When Rural Becomes Competitive

David Byrd : Raven Call
David Byrd
David Byrd is the Founder and Chief Creative Officer for Raven Guru Marketing. Previously, he was the CMO and EVP of Sales for CloudRoute. Prior to CloudRoute, He was CMO at ANPI, CMO & EVP of Sales at Broadvox, VP of channels and Alliances for Telcordia and Director of eBusiness development with i2 Technologies.He has also held executive positions with Planet Hollywood Online, Hewlett-Packard, Tandem Computers, Sprint and Ericsson.
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When Rural Becomes Competitive

The Rural Cellular Association (RCA) has renamed itself the Competitive Carrier Association to create greater synergies to fight AT&T ad Verizon, the two largest wireless carriers in the US. Whereas the RCA saw its initial charter as promoting the interest of small regional wireless carriers, the market has been defined by consolidation. This changed the landscape from wireless carriers categorized as regional and geographically limited in size and scope to nationwide.

When I was with Ericsson in the early 1980s is was very important for carriers to cooperate with roaming agreements and device interoperability. Today, AT&T and Verizon are so much larger than their competitors that they have sufficient reach to not require the same level of cooperation and coopetition. Sprint Nextel realized this after AT&T attempted to purchase T-Mobile and create the largest wireless carrier in the country. To understand the magnitude of the dominance of AT&T and Verizon, note that together they represent 70 percent of the wireless market with 105.2 million and 111.3 million subscribers respectively. Alone, each has more subscribers than all other competitors combined. This has motivated both Sprint Nextel and T-Mobile to join forces with the RCA to preserve a competitive wireless environment. Hence the name change to Competitive Carrier Association (CCA).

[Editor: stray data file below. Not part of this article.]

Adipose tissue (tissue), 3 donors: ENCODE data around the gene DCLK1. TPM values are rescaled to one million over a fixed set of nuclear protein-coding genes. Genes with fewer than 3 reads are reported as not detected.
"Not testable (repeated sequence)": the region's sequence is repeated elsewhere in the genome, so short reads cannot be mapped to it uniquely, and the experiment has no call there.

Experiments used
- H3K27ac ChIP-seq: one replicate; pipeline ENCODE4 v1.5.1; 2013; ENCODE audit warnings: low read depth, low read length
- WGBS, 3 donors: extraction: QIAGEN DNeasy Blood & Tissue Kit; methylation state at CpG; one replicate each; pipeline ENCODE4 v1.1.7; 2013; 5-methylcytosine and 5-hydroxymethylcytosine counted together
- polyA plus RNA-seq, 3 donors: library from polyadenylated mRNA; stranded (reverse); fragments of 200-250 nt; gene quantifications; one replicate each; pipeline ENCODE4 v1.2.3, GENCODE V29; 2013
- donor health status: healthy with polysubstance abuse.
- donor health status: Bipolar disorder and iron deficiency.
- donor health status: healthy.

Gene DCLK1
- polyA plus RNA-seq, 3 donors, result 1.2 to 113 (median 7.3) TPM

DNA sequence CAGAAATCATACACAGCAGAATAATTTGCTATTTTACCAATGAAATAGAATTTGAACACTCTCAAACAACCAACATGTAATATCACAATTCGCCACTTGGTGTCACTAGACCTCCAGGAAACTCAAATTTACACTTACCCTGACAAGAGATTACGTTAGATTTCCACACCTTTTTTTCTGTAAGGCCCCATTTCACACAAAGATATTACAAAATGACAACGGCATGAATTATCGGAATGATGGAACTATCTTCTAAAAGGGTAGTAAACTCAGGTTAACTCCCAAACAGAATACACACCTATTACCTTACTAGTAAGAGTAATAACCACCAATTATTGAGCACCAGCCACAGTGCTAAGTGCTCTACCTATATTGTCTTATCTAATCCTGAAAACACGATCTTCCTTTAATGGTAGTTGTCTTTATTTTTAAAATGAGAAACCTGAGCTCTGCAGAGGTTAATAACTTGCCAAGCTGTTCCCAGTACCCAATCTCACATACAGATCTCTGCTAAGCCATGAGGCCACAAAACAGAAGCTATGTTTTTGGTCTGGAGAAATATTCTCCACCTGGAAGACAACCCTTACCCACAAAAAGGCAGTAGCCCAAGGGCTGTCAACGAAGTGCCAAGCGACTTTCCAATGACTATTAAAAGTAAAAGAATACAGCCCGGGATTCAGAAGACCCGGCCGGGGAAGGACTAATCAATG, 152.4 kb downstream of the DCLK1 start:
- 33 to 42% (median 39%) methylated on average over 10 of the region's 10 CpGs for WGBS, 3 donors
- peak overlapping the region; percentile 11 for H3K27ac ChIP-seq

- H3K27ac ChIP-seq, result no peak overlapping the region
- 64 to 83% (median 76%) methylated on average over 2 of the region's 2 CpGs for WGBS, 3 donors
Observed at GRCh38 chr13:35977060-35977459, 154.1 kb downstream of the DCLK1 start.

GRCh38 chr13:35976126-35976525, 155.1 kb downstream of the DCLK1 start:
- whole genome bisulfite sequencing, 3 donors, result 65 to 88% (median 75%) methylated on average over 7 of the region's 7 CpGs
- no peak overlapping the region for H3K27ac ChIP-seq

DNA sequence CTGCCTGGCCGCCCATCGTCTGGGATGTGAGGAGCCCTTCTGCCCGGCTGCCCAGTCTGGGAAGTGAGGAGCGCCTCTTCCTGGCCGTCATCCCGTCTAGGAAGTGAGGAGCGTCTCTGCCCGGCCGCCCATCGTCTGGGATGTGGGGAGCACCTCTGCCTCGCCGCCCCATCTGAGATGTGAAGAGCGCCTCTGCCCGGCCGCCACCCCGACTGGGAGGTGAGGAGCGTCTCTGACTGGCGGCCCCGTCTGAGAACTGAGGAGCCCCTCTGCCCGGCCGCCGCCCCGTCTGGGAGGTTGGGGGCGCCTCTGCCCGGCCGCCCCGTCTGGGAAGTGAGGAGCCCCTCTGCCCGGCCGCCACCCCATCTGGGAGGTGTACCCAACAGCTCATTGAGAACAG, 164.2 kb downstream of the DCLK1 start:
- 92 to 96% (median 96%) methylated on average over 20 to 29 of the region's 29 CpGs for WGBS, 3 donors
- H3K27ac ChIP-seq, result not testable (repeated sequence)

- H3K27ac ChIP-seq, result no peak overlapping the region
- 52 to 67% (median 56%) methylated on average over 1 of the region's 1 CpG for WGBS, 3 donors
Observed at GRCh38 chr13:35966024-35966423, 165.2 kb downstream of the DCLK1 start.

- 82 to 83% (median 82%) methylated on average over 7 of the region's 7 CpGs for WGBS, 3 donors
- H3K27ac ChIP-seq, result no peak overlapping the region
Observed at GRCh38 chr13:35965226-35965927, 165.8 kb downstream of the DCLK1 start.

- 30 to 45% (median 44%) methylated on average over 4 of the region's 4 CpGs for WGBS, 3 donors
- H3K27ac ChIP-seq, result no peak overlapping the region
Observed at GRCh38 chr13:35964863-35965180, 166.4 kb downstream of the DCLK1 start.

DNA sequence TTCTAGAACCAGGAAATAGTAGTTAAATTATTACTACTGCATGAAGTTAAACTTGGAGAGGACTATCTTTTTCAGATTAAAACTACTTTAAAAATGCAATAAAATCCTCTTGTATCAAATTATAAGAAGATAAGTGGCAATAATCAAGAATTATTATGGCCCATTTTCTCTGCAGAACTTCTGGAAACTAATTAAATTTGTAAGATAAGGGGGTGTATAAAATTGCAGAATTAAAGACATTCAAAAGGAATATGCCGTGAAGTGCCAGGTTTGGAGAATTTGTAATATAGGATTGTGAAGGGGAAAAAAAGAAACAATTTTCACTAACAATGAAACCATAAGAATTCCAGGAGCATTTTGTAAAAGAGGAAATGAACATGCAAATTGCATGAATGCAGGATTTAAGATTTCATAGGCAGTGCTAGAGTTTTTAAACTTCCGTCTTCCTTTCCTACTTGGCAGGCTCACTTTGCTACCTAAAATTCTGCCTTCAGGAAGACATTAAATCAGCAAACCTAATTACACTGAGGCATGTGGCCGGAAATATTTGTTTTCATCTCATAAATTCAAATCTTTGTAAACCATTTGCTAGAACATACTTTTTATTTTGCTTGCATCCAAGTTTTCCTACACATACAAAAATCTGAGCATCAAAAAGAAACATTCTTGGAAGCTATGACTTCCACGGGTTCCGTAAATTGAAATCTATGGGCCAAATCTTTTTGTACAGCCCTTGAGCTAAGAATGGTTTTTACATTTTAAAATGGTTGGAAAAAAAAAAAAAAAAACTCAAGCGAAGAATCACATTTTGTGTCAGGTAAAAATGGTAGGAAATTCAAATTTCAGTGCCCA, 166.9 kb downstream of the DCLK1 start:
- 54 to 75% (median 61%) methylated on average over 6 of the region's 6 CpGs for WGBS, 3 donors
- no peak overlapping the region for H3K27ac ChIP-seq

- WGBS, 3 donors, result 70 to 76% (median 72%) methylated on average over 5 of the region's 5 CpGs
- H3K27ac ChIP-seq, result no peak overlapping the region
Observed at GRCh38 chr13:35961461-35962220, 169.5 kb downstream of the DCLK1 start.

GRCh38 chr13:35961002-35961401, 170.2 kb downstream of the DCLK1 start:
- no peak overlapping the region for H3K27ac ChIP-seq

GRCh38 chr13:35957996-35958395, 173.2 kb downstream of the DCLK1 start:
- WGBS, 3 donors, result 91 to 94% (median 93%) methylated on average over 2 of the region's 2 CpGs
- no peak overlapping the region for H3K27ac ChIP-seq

The CCA will represent the rural, regional and now smaller nationwide carriers across a broader range of issues affecting all of its members. It will strengthen the competitive wireless ecosystem improving device availability and technology advancement.

Steven Berry is the CEO of CCA with the new charter of bringing these previously disparate wireless carriers together. Berry is quoted as saying, "It's really a matter of survival for these companies. Whether they are a small carrier or a carrier like Sprint selling a national product, they are still competing with AT&T and Verizon Wireless. And what they all have in common is the need to promote and support common policies that reflect their needs as competitive carriers."

Berry has a large task ahead of him. As AT&T and Verizon continue to grow and expand their dominant position. Sprit Nextel with 56 million subscribers and T-Mobile with 33.6 million add much needed heft to the lobbying group. We will watch with interest the activity of the new CCA.

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